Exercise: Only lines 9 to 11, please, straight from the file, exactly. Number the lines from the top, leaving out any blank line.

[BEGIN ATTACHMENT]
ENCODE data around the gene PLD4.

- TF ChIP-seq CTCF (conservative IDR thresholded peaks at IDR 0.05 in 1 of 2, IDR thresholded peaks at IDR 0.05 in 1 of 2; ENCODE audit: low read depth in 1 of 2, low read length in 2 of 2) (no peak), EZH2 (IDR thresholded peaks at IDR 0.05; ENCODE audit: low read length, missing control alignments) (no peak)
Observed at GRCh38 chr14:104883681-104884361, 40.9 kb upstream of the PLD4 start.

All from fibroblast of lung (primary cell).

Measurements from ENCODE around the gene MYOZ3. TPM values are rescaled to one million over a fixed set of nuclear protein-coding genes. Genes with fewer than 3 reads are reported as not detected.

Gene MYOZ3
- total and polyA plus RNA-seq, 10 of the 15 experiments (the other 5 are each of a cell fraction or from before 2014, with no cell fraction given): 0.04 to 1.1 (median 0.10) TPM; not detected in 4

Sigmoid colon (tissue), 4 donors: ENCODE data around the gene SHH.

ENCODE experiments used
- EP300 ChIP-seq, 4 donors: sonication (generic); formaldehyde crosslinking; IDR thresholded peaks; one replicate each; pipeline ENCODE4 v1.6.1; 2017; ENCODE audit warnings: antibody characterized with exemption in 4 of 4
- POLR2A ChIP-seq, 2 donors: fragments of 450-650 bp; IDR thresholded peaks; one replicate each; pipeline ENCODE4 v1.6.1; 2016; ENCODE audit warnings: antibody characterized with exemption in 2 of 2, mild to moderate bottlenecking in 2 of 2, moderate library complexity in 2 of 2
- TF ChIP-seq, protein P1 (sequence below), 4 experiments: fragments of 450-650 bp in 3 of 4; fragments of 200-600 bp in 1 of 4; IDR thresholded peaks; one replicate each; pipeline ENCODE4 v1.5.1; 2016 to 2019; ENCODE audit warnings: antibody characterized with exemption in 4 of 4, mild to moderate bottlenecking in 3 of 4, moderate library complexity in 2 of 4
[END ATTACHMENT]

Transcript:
ENCODE experiments used
- EP300 ChIP-seq, 4 donors: sonication (generic); formaldehyde crosslinking; IDR thresholded peaks; one replicate each; pipeline ENCODE4 v1.6.1; 2017; ENCODE audit warnings: antibody characterized with exemption in 4 of 4
- POLR2A ChIP-seq, 2 donors: fragments of 450-650 bp; IDR thresholded peaks; one replicate each; pipeline ENCODE4 v1.6.1; 2016; ENCODE audit warnings: antibody characterized with exemption in 2 of 2, mild to moderate bottlenecking in 2 of 2, moderate library complexity in 2 of 2